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COPD – research and patient supports

By Mindo - 02nd Nov 2018

COPD patients suffered fewer respiratory-related problems when treated with targeted lung denervation, phase 2 study results show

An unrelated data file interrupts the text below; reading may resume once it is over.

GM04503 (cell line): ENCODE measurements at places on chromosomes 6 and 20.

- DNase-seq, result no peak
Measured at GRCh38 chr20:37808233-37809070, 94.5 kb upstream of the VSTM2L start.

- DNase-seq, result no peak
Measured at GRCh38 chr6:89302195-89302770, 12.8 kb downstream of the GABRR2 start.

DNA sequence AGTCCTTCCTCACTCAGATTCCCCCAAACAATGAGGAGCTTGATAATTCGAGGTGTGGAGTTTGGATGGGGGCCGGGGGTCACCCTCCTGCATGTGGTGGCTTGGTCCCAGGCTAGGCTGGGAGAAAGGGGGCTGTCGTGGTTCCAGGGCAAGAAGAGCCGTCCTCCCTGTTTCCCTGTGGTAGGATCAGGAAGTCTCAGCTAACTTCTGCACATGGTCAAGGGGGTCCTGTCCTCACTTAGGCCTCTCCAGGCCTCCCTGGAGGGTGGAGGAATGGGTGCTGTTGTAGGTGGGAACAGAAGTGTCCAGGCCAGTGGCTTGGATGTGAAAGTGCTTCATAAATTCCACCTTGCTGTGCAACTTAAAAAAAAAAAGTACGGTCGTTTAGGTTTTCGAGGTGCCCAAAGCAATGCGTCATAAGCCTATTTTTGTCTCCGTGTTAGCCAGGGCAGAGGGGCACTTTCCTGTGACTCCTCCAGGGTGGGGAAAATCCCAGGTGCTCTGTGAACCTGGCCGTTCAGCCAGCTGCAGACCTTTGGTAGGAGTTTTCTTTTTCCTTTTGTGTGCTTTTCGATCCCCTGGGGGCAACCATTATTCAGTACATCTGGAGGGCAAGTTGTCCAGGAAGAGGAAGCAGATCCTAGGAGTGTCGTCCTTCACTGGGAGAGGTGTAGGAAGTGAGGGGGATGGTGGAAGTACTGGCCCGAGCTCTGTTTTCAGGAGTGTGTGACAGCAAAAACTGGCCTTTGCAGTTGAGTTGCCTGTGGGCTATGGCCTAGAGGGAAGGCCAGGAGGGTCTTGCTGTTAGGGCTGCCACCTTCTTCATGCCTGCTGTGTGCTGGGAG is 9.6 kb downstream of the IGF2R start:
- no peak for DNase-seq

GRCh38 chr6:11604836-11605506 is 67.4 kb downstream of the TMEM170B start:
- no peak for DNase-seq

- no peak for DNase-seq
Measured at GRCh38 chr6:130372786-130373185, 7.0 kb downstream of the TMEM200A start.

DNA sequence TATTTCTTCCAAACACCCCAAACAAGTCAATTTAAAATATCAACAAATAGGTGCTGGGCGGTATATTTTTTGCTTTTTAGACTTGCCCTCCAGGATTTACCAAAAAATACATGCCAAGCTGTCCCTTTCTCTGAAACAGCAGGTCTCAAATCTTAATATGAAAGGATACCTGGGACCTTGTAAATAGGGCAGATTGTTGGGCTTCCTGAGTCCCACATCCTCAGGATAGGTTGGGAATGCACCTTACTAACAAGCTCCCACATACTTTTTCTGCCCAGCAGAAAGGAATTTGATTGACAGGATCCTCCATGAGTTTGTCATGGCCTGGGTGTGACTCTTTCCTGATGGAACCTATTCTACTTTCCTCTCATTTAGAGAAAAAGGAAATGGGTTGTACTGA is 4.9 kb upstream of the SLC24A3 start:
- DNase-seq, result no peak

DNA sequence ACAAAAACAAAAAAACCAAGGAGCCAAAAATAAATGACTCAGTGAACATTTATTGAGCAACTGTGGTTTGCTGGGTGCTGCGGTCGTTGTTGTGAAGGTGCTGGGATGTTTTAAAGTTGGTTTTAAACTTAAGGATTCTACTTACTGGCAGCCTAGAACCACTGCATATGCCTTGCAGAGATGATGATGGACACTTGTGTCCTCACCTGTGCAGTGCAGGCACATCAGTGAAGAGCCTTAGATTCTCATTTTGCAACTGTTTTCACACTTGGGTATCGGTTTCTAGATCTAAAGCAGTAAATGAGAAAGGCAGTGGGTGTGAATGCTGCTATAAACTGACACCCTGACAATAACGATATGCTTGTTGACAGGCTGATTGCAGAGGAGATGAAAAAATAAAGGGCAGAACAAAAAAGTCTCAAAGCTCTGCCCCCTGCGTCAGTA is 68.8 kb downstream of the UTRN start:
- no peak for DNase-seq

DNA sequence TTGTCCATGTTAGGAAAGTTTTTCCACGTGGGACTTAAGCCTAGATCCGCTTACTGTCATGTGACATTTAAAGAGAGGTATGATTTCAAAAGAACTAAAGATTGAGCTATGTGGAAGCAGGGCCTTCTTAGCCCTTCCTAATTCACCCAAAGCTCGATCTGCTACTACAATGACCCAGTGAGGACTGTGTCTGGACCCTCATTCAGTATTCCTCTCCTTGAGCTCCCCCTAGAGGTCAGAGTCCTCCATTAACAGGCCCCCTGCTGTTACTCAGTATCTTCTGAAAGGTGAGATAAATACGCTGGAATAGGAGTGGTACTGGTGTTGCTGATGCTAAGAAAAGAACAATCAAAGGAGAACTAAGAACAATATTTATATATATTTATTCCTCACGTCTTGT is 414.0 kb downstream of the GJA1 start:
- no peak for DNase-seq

he first results from a phase 2 clinical trial of a procedure to open obstructed airways in patients with chronic obstructive pulmonary disease (COPD) have shown that it significantly reduces problems associated with the disease and is safe. Presenting findings from the AIRFLOW 2 trial, the principal investigator, Dr Dirk-Jan Slebos, from the University Medical Centre Groningen, The Netherlands, told the recent 2018 European Respiratory Society (ERS) International Congress that targeted lung denervation (TLD) reduced COPD problems by more than 50 per cent in patients who received the active treatment compared to patients who received the sham treatment. “We have been able to significantly reduce chronic respiratory symptoms, such as shortness of breath, exacerbations of the disease, infections, and hospitalisations in a group of COPD patients who are already on aggressive medical therapy. “There was also a trend towards improved quality-of-life and better lung function in the treated patients. This has important implications for patient quality-of-life, and also healthcare costs, as these are events that have a significant impact on the cost of caring for these patients,” he said. TLD involves passing a special catheter through a bronchoscope into the lungs to deliver radiofrequency energy to the nerves on the outside of the airways, interrupting their normal function. This causes the airways to relax and widen, decreases mucus production and decreases airway wall inflammation. Then the catheter and bronchoscope are removed. The doubled blind AIRFLOW 2 clinical trial is taking place in several centres in six European countries. Patients are randomised to receive either TLD or a sham procedure under general anaesthetic. The sham procedure still involves inserting the bronchoscope and catheter, but the radiofrequency electrical change is not delivered. TLD targets a well-known pathway involved in the development of COPD, the cholinergic pathway, which regulates the body’s inflammatory responses to injury and promotes smooth muscle constriction of the airways. Anti-cholinergic drugs, often used to treat COPD, also target this pathway, but when they are combined with TLD there appears to be an additional, beneficial effect, even in patients who are being heavily treated with other drugs. Patients in both parts of the trial received tiotropium, an anti-cholinergic bronchodilator. Dr Slebos presented results from 82 patients in the trial at the ERS Congress. Half of them were male and they had an average age of nearly 64 years. Three-to-six-months after the treatment, 71 per cent of patients who had received the sham treatment had an adverse respiratory event related to COPD compared to 32 per cent of patients who received the TLD treatment. “Furthermore, the positive benefit has continued in those receiving TLD treatment, with the number of patients hospitalised for respiratory complications in the first year reduced by more than half in the treatment arm versus the sham arm,” said Dr Slebos. None of the patients died and there were no TLD-related adverse side effects that needed to be treated. Five patients (12 per cent) who received the TLD treatment experienced stomach problems, such as nausea, abdominal bloating and digestion discomfort, but these were temporary symptoms that had gone after six months. “These occurred because of the radiofrequency energy affecting the nerves lining the nearby gullet,” said Dr Slebos. “We are improving our process and imaging in order to better understand where these gastric nerves are and we have implemented additional measures to improve our ability to avoid them in future procedures.” A larger, phase 3 trial, AIRFLOW 3, is now being planned. It is likely to be launched in carefully chosen centres of excellence in Europe, beginning some time next year. Dr Slebos said the results he presented suggest that TLD can be an additional treatment option for COPD patients who are already receiving the optimum drug treatment for their symptoms. “It offers the ability to significantly reduce symptoms and exacerbations even in patients already on aggressive medical therapy. “With the addition of AIRFLOW-3, which will have a similar design, but will include many more patients, there will be a profound amount of evidence for the procedure, gathered in a highly scientifically-rigorous manner.” Over 300 million people worldwide suffer from COPD, including 4-10 per cent of adults in European countries. “The clinical need for more effective therapies is great,” said Dr Slebos. TLD is a relatively new approach to treating the disease, which has been under investigation since 2008, with four clinical trials in the last six years (IPS-I, IPS-II, AIRFLOW-1 and AIRFLOW-2). Commenting on the findings, Prof Daiana Stolz, from University Hospital Basel, Switzerland, and Chair of the ERS Education Council, said: “These are really exciting and important results. COPD is a difficult disease to treat successfully and the results from this well-conducted trial of targeted lung denervation show that it can make a significant difference to the health of patients. Better treatments for COPD patients, particularly those with severe disease, are desperately needed and we look forward to the results from the AIRFLOW-3 trial, which we hope will confirm this as an effective and safe treatment.”